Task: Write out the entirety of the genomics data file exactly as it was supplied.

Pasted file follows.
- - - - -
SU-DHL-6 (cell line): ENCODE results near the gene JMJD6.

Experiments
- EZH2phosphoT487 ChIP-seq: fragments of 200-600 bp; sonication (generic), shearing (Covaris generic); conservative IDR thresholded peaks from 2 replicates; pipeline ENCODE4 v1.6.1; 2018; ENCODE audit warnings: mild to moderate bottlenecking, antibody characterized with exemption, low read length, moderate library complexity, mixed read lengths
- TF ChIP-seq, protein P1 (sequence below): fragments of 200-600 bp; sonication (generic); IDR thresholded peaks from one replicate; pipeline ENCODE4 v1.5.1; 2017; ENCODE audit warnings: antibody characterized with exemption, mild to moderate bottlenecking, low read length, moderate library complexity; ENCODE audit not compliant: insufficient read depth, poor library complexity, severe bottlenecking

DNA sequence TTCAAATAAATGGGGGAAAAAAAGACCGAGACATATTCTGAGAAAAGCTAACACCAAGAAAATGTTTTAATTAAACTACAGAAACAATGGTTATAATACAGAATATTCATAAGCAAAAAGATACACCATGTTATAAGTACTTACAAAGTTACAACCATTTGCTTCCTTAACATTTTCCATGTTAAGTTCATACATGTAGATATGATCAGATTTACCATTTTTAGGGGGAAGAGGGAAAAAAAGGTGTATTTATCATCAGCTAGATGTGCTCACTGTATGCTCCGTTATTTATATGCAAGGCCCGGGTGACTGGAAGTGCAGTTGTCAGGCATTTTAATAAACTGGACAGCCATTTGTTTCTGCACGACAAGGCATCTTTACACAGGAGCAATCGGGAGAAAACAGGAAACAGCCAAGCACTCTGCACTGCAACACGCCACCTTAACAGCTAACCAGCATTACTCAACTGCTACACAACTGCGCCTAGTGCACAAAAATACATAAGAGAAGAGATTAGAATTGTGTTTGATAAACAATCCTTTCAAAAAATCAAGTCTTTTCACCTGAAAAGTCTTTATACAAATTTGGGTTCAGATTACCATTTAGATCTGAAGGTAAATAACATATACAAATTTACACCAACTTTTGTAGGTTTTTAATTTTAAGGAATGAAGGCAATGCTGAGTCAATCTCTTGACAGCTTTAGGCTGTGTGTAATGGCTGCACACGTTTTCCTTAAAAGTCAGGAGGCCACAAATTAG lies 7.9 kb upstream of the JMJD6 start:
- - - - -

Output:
SU-DHL-6 (cell line): ENCODE results near the gene JMJD6.

Experiments
- EZH2phosphoT487 ChIP-seq: fragments of 200-600 bp; sonication (generic), shearing (Covaris generic); conservative IDR thresholded peaks from 2 replicates; pipeline ENCODE4 v1.6.1; 2018; ENCODE audit warnings: mild to moderate bottlenecking, antibody characterized with exemption, low read length, moderate library complexity, mixed read lengths
- TF ChIP-seq, protein P1 (sequence below): fragments of 200-600 bp; sonication (generic); IDR thresholded peaks from one replicate; pipeline ENCODE4 v1.5.1; 2017; ENCODE audit warnings: antibody characterized with exemption, mild to moderate bottlenecking, low read length, moderate library complexity; ENCODE audit not compliant: insufficient read depth, poor library complexity, severe bottlenecking

DNA sequence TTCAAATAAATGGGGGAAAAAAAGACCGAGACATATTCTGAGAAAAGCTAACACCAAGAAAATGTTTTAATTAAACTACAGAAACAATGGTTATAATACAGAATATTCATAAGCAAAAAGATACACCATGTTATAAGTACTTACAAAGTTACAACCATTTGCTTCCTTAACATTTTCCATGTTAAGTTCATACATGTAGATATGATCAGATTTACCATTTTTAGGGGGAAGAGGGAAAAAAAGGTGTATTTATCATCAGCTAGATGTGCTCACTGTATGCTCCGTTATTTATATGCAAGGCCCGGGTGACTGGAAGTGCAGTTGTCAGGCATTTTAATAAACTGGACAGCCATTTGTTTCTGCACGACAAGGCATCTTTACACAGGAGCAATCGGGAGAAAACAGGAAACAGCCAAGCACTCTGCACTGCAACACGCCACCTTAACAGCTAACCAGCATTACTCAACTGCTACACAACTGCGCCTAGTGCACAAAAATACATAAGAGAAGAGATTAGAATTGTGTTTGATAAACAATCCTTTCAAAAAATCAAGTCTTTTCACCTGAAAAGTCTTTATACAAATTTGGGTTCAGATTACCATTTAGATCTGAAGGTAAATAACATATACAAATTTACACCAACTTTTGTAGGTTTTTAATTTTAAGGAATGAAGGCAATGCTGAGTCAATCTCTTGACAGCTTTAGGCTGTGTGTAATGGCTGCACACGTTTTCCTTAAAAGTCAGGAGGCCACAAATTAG lies 7.9 kb upstream of the JMJD6 start: